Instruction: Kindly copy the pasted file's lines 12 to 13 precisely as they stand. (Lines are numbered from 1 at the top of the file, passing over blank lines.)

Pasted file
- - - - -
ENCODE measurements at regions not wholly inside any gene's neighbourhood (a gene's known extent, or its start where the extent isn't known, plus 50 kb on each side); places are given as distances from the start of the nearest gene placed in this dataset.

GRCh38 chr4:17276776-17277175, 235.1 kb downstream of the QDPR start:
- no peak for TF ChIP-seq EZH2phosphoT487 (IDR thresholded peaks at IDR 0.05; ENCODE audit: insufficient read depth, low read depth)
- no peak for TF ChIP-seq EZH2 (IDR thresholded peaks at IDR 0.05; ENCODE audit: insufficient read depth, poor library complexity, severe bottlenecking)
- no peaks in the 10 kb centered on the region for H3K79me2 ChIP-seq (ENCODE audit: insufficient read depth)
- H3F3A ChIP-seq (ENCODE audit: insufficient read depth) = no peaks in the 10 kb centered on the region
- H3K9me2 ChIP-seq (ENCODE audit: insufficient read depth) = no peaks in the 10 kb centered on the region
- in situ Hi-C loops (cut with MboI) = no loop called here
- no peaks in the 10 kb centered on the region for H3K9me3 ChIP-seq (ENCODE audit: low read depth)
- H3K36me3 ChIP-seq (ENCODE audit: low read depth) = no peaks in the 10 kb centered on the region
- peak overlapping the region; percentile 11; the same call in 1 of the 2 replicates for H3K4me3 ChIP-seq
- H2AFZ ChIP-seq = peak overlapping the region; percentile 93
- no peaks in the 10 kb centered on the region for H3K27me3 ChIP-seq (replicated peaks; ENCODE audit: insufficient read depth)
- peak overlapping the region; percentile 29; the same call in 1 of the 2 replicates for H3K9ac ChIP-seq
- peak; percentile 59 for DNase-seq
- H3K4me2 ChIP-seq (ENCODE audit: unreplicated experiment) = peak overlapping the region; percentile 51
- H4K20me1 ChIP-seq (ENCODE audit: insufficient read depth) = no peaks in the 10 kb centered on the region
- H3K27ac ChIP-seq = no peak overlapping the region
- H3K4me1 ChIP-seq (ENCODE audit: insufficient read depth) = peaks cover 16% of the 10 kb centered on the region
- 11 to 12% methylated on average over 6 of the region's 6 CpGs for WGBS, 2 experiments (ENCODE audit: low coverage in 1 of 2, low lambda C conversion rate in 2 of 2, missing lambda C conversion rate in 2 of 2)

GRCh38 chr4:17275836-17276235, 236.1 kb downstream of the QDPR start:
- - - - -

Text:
- H2AFZ ChIP-seq = peak overlapping the region; percentile 93
- no peaks in the 10 kb centered on the region for H3K27me3 ChIP-seq (replicated peaks; ENCODE audit: insufficient read depth)